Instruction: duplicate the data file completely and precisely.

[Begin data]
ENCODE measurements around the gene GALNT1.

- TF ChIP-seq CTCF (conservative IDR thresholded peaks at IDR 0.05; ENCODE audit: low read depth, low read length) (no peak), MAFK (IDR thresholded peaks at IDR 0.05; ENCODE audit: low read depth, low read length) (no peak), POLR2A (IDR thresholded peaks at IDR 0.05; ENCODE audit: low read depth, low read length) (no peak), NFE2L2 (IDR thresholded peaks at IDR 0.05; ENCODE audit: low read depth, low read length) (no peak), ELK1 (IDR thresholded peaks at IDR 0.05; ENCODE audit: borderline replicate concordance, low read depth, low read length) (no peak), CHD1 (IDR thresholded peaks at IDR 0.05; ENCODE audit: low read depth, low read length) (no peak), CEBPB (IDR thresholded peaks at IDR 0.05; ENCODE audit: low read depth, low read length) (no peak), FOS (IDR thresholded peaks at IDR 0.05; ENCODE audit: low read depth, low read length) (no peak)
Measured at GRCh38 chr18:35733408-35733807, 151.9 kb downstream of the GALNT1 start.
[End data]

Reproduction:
ENCODE measurements around the gene GALNT1.

- TF ChIP-seq CTCF (conservative IDR thresholded peaks at IDR 0.05; ENCODE audit: low read depth, low read length) (no peak), MAFK (IDR thresholded peaks at IDR 0.05; ENCODE audit: low read depth, low read length) (no peak), POLR2A (IDR thresholded peaks at IDR 0.05; ENCODE audit: low read depth, low read length) (no peak), NFE2L2 (IDR thresholded peaks at IDR 0.05; ENCODE audit: low read depth, low read length) (no peak), ELK1 (IDR thresholded peaks at IDR 0.05; ENCODE audit: borderline replicate concordance, low read depth, low read length) (no peak), CHD1 (IDR thresholded peaks at IDR 0.05; ENCODE audit: low read depth, low read length) (no peak), CEBPB (IDR thresholded peaks at IDR 0.05; ENCODE audit: low read depth, low read length) (no peak), FOS (IDR thresholded peaks at IDR 0.05; ENCODE audit: low read depth, low read length) (no peak)
Measured at GRCh38 chr18:35733408-35733807, 151.9 kb downstream of the GALNT1 start.